Even though I’m from Kuala Lumpur and lived there most of my life, I very seldom ate Char Koay Teow there. I’m pretty picky about my CKT. There is a simple reason for that: my dad hails from Penang. ‘Nuff said!
Ok, I’ll elaborate for those not in the know.
I’m sure there will be some who will challenge my opinion, but I really think that, outside of Penang, there are very few good Char Koay Teows to be had. When I was living in KL, it didn’t matter that I went many months without eating CKT because I knew that a trip to visit relatives in Penang was always on the horizon. I would soon be able to get my fix.
Sister’s Char Koay Teow on McAlister Rd. in Penang
Now that I am living in California, I miss eating Char Koay Teow quite a bit. So here is my “make-do” recipe for CKT while I am far away from the really good stuff. It’s a decent recipe that I’ve added a few tweaks to so that the flavors stand out more.
Some tips that I have discovered along the way:
- Use a wok—a real wok, not one of those non-stick pans. If you must use a non-stick pan, it’ll still be ok, but won’t turn out as great.
- Use a gas stove. If you are stuck with an electric range like we are, improvise by getting a portable butane stove and cooking outside.
- Use lard. That’s right, I said it. LARD. I save pork fat trimmings in the freezer and then cube them and render them for oil when I have enough to make about a cup’s worth. I have sometimes substituted the lard by frying up some bacon and using the oil from the bacon (save the bacon bits for other applications like salads, soups, or just eating out of hand)
- Mise en place. Make sure you have all your ingredients in place before you start. Cooking Char Koay Teow is a very quick process.
- Use preserved cabbage for additional flavor. I think I got this idea from looking up a recipe for char koay kark which calls for it and I thought, hmm…why not for char koay teow also!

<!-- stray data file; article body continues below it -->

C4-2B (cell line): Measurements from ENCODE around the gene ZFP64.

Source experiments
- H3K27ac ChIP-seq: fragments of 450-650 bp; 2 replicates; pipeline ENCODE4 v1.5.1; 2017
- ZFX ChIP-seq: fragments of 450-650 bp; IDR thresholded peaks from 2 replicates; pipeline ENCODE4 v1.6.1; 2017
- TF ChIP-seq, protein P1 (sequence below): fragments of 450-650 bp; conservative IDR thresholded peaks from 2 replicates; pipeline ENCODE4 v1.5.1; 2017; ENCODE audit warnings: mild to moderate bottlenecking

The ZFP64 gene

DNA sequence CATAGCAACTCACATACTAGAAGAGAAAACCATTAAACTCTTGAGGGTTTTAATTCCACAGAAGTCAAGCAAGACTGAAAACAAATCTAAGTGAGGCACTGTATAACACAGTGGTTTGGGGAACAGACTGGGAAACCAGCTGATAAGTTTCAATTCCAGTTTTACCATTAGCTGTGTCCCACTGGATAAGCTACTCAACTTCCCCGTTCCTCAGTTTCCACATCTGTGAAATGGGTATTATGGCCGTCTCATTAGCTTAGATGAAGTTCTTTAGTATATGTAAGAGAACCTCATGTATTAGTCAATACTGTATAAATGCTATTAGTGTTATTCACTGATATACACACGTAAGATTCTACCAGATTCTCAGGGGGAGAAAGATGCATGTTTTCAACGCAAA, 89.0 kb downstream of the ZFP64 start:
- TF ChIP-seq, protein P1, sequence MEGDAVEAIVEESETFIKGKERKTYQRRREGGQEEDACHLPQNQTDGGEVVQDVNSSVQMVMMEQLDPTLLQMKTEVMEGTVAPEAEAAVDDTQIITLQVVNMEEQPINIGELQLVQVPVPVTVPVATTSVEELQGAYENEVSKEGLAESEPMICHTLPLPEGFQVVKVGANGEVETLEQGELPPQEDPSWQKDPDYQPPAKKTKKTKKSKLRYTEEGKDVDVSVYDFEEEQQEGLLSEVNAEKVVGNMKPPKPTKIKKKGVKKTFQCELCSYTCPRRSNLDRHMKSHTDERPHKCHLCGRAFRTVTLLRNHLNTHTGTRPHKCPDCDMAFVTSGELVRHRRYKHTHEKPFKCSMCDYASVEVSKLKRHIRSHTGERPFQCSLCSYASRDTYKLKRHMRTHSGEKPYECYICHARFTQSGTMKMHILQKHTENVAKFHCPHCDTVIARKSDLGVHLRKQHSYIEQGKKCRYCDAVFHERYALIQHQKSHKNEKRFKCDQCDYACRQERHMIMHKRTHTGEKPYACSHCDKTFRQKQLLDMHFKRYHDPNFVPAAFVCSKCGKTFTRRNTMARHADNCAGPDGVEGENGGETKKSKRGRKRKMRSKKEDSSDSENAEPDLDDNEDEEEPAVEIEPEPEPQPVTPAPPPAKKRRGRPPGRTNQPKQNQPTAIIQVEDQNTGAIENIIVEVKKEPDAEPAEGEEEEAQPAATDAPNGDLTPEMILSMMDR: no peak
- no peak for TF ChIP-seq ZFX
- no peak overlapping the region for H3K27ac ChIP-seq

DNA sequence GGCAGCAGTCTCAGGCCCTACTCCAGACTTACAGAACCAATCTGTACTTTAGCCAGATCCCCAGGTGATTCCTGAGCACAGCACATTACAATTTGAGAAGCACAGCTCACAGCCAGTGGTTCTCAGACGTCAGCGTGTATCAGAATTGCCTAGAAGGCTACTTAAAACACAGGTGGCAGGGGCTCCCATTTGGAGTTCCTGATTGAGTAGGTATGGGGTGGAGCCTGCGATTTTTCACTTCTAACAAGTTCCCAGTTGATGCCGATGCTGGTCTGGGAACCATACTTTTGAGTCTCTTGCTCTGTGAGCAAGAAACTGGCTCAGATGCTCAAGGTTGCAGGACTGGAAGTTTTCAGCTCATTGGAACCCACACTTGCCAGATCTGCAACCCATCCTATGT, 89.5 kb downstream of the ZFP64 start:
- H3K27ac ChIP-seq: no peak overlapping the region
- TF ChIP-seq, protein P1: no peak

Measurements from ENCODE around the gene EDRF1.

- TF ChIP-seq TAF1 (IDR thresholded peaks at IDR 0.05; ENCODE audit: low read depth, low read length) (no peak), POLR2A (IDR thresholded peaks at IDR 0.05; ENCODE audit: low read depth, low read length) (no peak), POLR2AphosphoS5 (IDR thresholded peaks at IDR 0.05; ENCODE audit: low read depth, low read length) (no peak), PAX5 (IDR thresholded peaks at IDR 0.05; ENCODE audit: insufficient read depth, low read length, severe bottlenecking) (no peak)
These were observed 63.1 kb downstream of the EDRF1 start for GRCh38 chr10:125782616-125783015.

- Make single batches. Do not attempt to make a large batch of CKT. This dish works best when cooked individually. I never make this for a big party although I have been tempted to make this into a party activity where everyone fries their own.
- Watch your heat. If it’s too high, you can burn your dish easily. If not high enough, you won’t get that wok hei. The first attempt at cooking CKT will give you an idea of how you’re doing with the heat.
Char Koay Teow ingredients: bean sprouts, lard, shrimp, garlic, Chinese sausage, preserved cabbage, and koay teow noodles
Alright, on to the recipe:
Char Koay Teow
feeds about 6 adults
½ cup lard
1 head of garlic, minced
6 tsp preserved cabbage
½ lb of medium-large shrimp (I normally use 26-30 count and allocate about 3-4 per person)
2 chinese sausages (lup cheong), sliced thin on a bias
1.5 lbs of medium-width rice noodles, loosened. Here in San Jose, we can find them at the Asian grocery store, sold in trays, freshly made. If you really cannot find fresh noodles, I believe that dry pho noodles can be used as a substitute… but they just won’t taste as good.
6 eggs, or more if you like it more eggy
8 oz bag of bean sprouts
6 tsp Sriracha chili sauce (optional)
12 Tbsp CKT sauce (see recipe below)
(Some people like cockles in their CKT, but I don’t. Others prefer crab meat. Tell me your favorite CKT ingredient!)
Work quickly and in individual batches.
- Heat wok on high heat. When wok is very hot, add 2 Tbsp of lard. Toss in 1 Tbsp minced garlic, stir around and throw in 1 tsp preserved cabbage.
- Add 3-4 shrimp and stir it around till lightly pink. Toss in a small handful of Chinese sausage (about 6-7 slices or more).
- When shrimp is almost done, push shrimp to side of wok (where it’s less hot) and toss in a handful (about a loose cup) of noodles. Add about 2 Tbsp CKT sauce and chili sauce (up to how spicy you like it) to noodles and stir it around.
- Push noodles to side, and crack in one egg (or two). Scramble the egg a little and let it sit for half a minute untouched.
- Add a large handful of beansprouts to noodles and stir everything together. As soon as beansprouts start to wilt a little, the dish is done and it’s time to plate up!
BONUS CHAR KOAY TEOW-MAKING TIP
If you’re a kind (read: sneaky) host, pass on the plated Char Koay Teow to someone else and continue cooking. Trust me, the best plate will be the last one (the wok will get more and more seasoned as you cook and the later dishes will take on a more smoky flavor).
Here’s a video we made of the process. NOTE: This video was of the last batch being cooked, when we had barely enough koay teow noodles but a whole lot of bean sprouts!
See how quick that was? Eating it is just as quick, if not quicker.
Sauce for Char Koay Teow
5 Tbsp soy sauce
1 Tbsp thick soy sauce
1-½ Tbsp oyster sauce
¼ tsp sugar
4-5 Tbsp water
Put all ingredients into a bowl and stir until the sugar and oyster sauce has dissolved into the other liquid ingredients.